Parent Burn Out / Well Being
The experience of having a child with special needs intensifies the challenges of parenthood. (Parents wellbeing)
In addition to typical parental stressors, other forms of pressure unique to their child’s care are involved. For example, multiple medical and rehabilitation appointments, behavioural concerns, financial difficulties, accessibility issues, etc. Eating, taking them to school or day programs, going to multiple appointments (PT, OT, speech therapy, doctors, etc.), attending recreational activities and volunteering- It can become TOO MUCH!
Respite prevents burnout and allows families to maintain regular schedules. Once a child is born, this child becomes the parents’ whole life. All their energy and attention is focused on giving them the best life possible that the parents forget to self-care. But the benefits of respite are numerous; stress reduction is a main one! Respite increases the capacity to handle day to day life and ultimately has a positive emotional impact. Reality is, life can become overwhelming at times, especially in the case of single parents or parents with multiple children. On top of all of that, society adds additional stressors given all the unrealistic expectations placed on parents. Parents are expected to be superheroes, essentially to be on top of everything; to care for their children, provide all the necessities of life and more for them, ensure they are educated, polite, happy, safe, smell nice, and have a secure and successful future. Fact is, parents need some time for themselves. They need an outlet to de-stress and pay some attention to their own wellbeing.
How to Avoid Burnout
We can be right on the edge of a burnout and come back from it, but in order to do so we have to recognize it first. No one can avoid a problem, if they don’t even recognize it as a problem in the first place. You need to set into place some safety nets, so that when you are about to burnout someone else can pick up the slack.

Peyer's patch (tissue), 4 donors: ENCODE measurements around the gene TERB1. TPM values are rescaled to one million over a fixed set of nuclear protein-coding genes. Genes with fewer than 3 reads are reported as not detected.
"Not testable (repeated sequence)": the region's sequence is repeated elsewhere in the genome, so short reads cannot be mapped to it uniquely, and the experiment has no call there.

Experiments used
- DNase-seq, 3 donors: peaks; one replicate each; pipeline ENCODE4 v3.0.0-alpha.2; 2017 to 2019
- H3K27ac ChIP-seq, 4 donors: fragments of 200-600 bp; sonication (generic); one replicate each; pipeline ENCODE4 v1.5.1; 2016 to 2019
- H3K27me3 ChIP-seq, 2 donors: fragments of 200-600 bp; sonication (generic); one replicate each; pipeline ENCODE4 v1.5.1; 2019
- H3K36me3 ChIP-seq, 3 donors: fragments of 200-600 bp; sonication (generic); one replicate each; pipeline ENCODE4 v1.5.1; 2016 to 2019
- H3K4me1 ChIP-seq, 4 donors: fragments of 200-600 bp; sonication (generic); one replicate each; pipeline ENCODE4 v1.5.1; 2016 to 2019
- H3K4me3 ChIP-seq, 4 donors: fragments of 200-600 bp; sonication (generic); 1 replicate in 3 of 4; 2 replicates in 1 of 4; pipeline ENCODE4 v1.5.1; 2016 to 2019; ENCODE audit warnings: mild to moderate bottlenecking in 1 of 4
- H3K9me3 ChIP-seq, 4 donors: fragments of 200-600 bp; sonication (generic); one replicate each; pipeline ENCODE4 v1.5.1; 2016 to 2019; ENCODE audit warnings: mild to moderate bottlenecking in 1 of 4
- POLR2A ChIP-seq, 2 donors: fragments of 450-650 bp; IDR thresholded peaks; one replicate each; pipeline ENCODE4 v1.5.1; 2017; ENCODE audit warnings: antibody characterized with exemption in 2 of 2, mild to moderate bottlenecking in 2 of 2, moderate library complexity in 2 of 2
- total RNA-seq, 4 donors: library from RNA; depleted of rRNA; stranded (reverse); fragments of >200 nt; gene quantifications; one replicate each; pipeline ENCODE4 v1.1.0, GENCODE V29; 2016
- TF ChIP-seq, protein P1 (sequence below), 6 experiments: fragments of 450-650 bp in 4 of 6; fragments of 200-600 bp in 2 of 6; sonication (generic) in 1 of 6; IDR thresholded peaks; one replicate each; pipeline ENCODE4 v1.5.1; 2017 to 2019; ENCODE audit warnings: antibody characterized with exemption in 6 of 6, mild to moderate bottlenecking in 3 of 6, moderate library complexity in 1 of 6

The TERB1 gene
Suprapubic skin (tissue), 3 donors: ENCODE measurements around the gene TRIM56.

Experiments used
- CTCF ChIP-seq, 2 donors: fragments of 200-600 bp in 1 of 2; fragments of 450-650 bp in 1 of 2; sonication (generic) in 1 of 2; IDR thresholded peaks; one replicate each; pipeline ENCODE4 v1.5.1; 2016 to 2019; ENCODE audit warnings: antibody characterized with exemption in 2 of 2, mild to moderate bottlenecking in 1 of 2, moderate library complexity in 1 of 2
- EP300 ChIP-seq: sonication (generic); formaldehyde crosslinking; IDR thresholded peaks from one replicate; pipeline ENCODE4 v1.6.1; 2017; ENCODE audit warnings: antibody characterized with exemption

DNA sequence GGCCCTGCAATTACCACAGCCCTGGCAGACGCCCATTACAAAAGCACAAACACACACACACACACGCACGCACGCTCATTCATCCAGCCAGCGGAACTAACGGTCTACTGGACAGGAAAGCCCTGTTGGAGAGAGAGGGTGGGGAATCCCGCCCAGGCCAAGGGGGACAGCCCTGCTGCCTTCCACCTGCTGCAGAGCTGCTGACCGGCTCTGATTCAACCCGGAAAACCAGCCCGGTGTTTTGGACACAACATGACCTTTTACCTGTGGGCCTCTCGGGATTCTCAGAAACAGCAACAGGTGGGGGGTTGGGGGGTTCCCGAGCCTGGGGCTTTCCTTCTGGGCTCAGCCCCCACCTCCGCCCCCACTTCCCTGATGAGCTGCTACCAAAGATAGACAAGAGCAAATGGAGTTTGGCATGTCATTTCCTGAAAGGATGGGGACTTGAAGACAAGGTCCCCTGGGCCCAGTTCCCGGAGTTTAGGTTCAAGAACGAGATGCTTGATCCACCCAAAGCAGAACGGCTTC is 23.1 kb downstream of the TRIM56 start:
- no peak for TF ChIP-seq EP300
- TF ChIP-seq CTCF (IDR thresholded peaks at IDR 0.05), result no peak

The first step to avoiding burnout is setting up a support system. For some people it is their family, their parents, their partner, their neighbors, anyone. For others it is a parents group for children with ASD. And for others it is their therapists and doctors. The main point, is that when you are about to crash, you need someone else who can help out. You can’t settle a tantrum, do the laundry, and make dinner all at one time- no matter how good of a multitasker you are. You need someone to help around the house, or maybe someone to help with your child’s social skills, or someone to help with school work. Form a network of people you trust with your child who you know want what is best for them, and it can help relieve a lot of stress. Establishing a support system is essential for the success of your parenting journey. It can take a while to find the right people, and sometimes it is a trial and error process, but once you have one set up, it is a big weight off of your shoulders.
The second step to avoid burnout, is to do stuff for yourself. Take a night off, take a long bath, go for a walk, read a book, go to park, take up a hobby. Anything that makes you feel like your own person again is something that is worth pursuing. What did you used to do before having a child? What is something that you would enjoy doing now? Find your identity outside of being a parent, and really pursue it. You need to have balance in your life in order to be able to handle tough situations. You need an outlet for your frustration and emotions. Some people have found exercise to be a great outlet and others have found mindfulness to be helpful. Whatever it is that makes you happy- do it.